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STAGE REVIEW : Core of Humor Wins Out in Laguna Playhouse's 'Tribute'

January 20, 1988|MARK CHALON SMITH

At the center of Laguna Playhouse's "Tribute" resides Scottie Templeton, a man without a single enemy, save, possibly, his son.

Templeton, a failed writer, producer, you name it, has succeeded in the less specific but no less worthy occupation of making friends. This middle-aged live wire has a talent for engendering instant infatuation, whether it's with the hookers he champions or the doctor who realizes he's dying of cancer. It's not as easy with his son Jud, a starchy kid who thinks dad's not much more than a glib failure.

The question lurking throughout Beranard Slade's 1978 comedy-drama is whether father and son can bridge the chasm that separates them before Scottie passes on. Sentimental stuff? Of course. Mawkish? Not really, at least not at the Laguna Playhouse.

Director Joan McGillis is aware that "Tribute" is dangerous--a few wrong turns and this show can veer into the land of mush, never to be seen again. But McGillis knows which way to steer, and she takes "Tribute" knowingly to its effervescent core of thoughtful humor about the important things in life. Sure, there are a few maudlin detours, but they aren't so frequent as to be oppressive.

Much of the production's disarming insouciance can be credited to Michael Miller. Miller's Scottie is (and there's really no better word to describe him) lovable, the kind of upbeat goofball you would invite along for a weekend binge. Miller seems to inhabit the character and take real pleasure in playing him--the joy is infectious.

There are times when Scottie does come across as too brave in accepting his impending death--Miller could have placed more emphasis on Scottie's struggle; after all, this is a character who really lives for a living--but the portrayal is so enjoyable overall, it's hard to fault it.

Scottie concedes that "as a father, I've been strictly a lounge act," a fact that has stuck in Jud's mind for years. Rich Jackson reveals Jud's anger in understated and measured ways, showing both his love and distrust of an idol who has let him down.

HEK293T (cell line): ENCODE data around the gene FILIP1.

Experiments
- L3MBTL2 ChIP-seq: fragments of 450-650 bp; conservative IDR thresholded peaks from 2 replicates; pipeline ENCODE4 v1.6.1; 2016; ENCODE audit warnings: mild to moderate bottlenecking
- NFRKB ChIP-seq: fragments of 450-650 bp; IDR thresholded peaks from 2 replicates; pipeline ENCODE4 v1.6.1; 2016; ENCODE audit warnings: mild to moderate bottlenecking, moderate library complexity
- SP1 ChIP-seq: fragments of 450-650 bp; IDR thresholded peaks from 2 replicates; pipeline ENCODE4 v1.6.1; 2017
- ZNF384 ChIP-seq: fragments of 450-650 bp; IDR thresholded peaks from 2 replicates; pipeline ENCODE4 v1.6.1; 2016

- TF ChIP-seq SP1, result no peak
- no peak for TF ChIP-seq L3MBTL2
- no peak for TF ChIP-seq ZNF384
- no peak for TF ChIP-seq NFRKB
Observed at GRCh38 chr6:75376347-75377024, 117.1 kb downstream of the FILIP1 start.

Jackson, however, wobbles some in communicating Jud's unbearably conservative side, which, more than anything, creates the gulf that separates them. The character needs to be less studious and more passionately right-wing for the conflict to click.

As just a few of Scottie's pals, Jacquie Moffett, Neal Visser, Lisa Picotte, Cindy Bollman and Karlene von Szeliski convey the wealth that comes from devoted friendship. Moffett's set grandly depicts the comfort of an opulent and expensive New York flat, but the image doesn't really gel. It's great looking, but too luxurious for a man whose successes are more personal than material.

'TRIBUTE' A Laguna Playhouse production of Bernard Slade's play. Directed by Joan McGillis. With Michael Miller, Rich Jackson, Neal Visser, Jacquie Moffett, Lisa Picotte, Karlene von Szeliski and Cindy Bollman. Sets by Jacquie Moffett. Lighting by Steven Wolff Craig. Costumes by Marthella Randall. Plays Tuesdays through Saturdays at 8 p.m. and Sundays at 2:30 p.m. through Feb. 7 at 606 Laguna Canyon Road, Laguna Beach. Tickets: $11 to $13. (714) 494-0743 and 494-8021.

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